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Mayo Clinic research combines genetics and psychiatry to seek biomarkers for precise alcohol abuse therapies
Mayo Clinic research is bringing together knowledge of psychiatry, genetics, metabolomics, pharmacogenomics and artificial intelligence to seek biological markers associated with alcohol use disorder and treatment response. Finding the molecular drivers of alcohol use disorder commonly known as alcoholism, could help predict who is most likely to develop this disorder and who might respond to medications approved for treatment. It might also reveal insights into new medications when standard drugs don’t work and could guide health care providers to precise treatments.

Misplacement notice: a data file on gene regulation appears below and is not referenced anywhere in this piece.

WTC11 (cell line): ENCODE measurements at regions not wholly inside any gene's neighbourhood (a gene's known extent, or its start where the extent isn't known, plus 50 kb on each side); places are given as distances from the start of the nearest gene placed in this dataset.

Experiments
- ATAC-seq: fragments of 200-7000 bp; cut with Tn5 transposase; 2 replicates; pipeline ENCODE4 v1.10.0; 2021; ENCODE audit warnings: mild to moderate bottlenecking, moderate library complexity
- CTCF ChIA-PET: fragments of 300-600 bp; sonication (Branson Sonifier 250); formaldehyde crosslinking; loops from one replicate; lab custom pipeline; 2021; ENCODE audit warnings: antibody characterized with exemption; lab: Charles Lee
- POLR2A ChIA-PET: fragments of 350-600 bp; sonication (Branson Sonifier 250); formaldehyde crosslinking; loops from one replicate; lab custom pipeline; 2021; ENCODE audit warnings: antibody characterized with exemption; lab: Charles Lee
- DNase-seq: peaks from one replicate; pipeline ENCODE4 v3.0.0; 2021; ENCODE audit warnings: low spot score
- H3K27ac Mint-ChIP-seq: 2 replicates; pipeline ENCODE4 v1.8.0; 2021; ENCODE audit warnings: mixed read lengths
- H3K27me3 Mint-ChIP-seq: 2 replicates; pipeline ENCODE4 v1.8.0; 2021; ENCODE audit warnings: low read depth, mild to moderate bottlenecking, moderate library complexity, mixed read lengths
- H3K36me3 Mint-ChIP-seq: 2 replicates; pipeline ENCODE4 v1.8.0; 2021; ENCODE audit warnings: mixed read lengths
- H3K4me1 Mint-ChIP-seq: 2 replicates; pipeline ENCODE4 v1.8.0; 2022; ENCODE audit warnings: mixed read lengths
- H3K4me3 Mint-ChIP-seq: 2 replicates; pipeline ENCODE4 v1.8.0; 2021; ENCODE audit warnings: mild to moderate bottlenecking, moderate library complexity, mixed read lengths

“Alcohol use disorder is one of the most prominent mental health problems in the world, second only to depression in terms of burden of disease,” says Victor Karpyak, M.D., Ph.D., a Mayo Clinic psychiatrist, co-principal investigator and leader of the integrated study team. “Only about 10 percent of those with alcohol use disorder seek therapeutic help. We believe that’s because people don’t expect medications to be efficient and helpful in treatment, which is unfortunate and factually incorrect.” Read the rest of the article.
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